How to Paint a Dead Man (Magill's Literary Annual 2010)
Sarah Hall’s fourth novel, How to Paint a Dead Man, has received mostly positive reviews. The novel is critically acclaimed for its portrayal of its characters’ psyches and its connection to art. Further, Hall’s writing has been praised for her daring style and layout. Hall has also been applauded for her emotional intensity, sensuality, and intelligence. Much commentary mentions the novel’s subtle interlacing of character and theme. Additional commendation centers on a thematic association with contemporary concerns in the British art world, as well as with social and cultural changes. Negative criticism of the novel centers on its lack of plot and heavy-handed characterization, with one reviewer making the claim that the minor characters stand out the strongest.
Hall builds the novel around two historical references: a quote from French philosopher Gaston Bachelard and an excerpt from Italian artist Cennino d’Andrea Cennini’s book Il libro dell’arte (wr. 1437, pb. 1821 as Trattato della pittura; A Treatise on Painting, 1844; better known as The Craftsman’s Handbook, 1933). Bachelard’s words “Things are not what they are, they are what they become” begin the novel, and the passage from Cennini’s text provides closure. The philosophical theme that opens the novel suggests that people’s lives are affected by potentials. Things are constantly changing; nothing remains static.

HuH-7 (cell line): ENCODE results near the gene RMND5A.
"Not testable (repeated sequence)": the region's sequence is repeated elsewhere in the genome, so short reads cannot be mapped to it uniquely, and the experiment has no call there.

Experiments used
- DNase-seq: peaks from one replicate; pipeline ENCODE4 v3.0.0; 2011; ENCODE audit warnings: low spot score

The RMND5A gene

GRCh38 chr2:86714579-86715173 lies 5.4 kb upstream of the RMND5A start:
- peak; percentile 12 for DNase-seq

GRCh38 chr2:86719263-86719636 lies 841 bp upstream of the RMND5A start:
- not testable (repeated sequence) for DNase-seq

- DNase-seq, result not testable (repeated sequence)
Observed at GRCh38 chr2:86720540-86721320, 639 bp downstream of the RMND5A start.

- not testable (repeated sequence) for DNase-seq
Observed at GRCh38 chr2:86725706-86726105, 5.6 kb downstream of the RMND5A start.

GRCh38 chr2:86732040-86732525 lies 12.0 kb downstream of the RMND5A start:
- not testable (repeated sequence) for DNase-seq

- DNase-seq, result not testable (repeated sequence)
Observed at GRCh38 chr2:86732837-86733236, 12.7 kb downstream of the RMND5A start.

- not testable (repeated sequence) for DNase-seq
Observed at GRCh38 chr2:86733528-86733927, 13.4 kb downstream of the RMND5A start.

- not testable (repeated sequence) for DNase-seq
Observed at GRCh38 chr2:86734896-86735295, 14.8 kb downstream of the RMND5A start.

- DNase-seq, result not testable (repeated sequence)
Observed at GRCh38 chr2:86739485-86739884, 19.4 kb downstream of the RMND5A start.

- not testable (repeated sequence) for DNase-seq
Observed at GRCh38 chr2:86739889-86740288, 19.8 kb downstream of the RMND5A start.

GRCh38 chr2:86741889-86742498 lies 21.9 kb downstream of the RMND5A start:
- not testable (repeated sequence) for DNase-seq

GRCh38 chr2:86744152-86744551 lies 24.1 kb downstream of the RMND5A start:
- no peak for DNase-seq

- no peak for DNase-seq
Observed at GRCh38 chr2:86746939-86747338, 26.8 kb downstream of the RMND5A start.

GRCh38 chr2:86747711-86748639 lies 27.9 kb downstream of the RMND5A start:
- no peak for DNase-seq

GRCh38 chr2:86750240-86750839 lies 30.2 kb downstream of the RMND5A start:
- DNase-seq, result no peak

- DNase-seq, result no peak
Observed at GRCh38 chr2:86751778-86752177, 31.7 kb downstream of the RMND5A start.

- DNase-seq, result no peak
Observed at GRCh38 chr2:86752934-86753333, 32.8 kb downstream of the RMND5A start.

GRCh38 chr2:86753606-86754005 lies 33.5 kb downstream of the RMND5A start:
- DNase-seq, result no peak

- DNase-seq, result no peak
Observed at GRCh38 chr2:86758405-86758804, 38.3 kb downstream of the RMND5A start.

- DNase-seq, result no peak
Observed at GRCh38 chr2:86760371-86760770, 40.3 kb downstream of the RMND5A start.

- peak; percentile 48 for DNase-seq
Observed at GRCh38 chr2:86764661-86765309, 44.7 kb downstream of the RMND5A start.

(The entire section is 1573 words.)
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Bibliography (Magill's Literary Annual 2010)
The Daily Telegraph (London), June 6, 2009, p. 24.
The Financial Times, June 13, 2009, p. 16.
The Guardian (London), June 6, 2009, p. 14.
Kirkus Reviews 77, no. 17 (September 1, 2009): 908.
The New York Times Book Review, September 27, 2009, p. 26.
Publishers Weekly 256, no. 30 (July 27, 2009): 40.
The Times (London), June 6, 2009, p. 12.
The Times Literary Supplement, June 5, 2009, p. 20.
(The entire section is 43 words.)